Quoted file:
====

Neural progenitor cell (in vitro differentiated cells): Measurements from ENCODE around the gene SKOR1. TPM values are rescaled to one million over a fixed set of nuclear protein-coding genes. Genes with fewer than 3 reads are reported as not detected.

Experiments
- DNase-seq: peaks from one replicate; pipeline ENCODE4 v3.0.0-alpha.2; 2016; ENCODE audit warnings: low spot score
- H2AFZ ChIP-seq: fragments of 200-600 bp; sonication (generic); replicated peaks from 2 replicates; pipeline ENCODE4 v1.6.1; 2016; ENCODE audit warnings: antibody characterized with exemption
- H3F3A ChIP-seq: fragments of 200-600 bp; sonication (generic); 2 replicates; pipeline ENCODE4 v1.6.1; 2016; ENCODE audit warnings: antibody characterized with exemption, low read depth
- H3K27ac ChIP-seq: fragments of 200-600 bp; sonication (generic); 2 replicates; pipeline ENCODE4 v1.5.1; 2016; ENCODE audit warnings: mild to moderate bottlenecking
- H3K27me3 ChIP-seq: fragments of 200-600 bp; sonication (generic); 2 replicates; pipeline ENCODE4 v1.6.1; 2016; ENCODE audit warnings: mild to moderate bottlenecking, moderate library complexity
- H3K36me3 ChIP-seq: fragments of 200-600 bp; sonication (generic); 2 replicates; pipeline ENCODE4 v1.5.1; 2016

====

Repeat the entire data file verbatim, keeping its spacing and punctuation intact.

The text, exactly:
Neural progenitor cell (in vitro differentiated cells): Measurements from ENCODE around the gene SKOR1. TPM values are rescaled to one million over a fixed set of nuclear protein-coding genes. Genes with fewer than 3 reads are reported as not detected.

Experiments
- DNase-seq: peaks from one replicate; pipeline ENCODE4 v3.0.0-alpha.2; 2016; ENCODE audit warnings: low spot score
- H2AFZ ChIP-seq: fragments of 200-600 bp; sonication (generic); replicated peaks from 2 replicates; pipeline ENCODE4 v1.6.1; 2016; ENCODE audit warnings: antibody characterized with exemption
- H3F3A ChIP-seq: fragments of 200-600 bp; sonication (generic); 2 replicates; pipeline ENCODE4 v1.6.1; 2016; ENCODE audit warnings: antibody characterized with exemption, low read depth
- H3K27ac ChIP-seq: fragments of 200-600 bp; sonication (generic); 2 replicates; pipeline ENCODE4 v1.5.1; 2016; ENCODE audit warnings: mild to moderate bottlenecking
- H3K27me3 ChIP-seq: fragments of 200-600 bp; sonication (generic); 2 replicates; pipeline ENCODE4 v1.6.1; 2016; ENCODE audit warnings: mild to moderate bottlenecking, moderate library complexity
- H3K36me3 ChIP-seq: fragments of 200-600 bp; sonication (generic); 2 replicates; pipeline ENCODE4 v1.5.1; 2016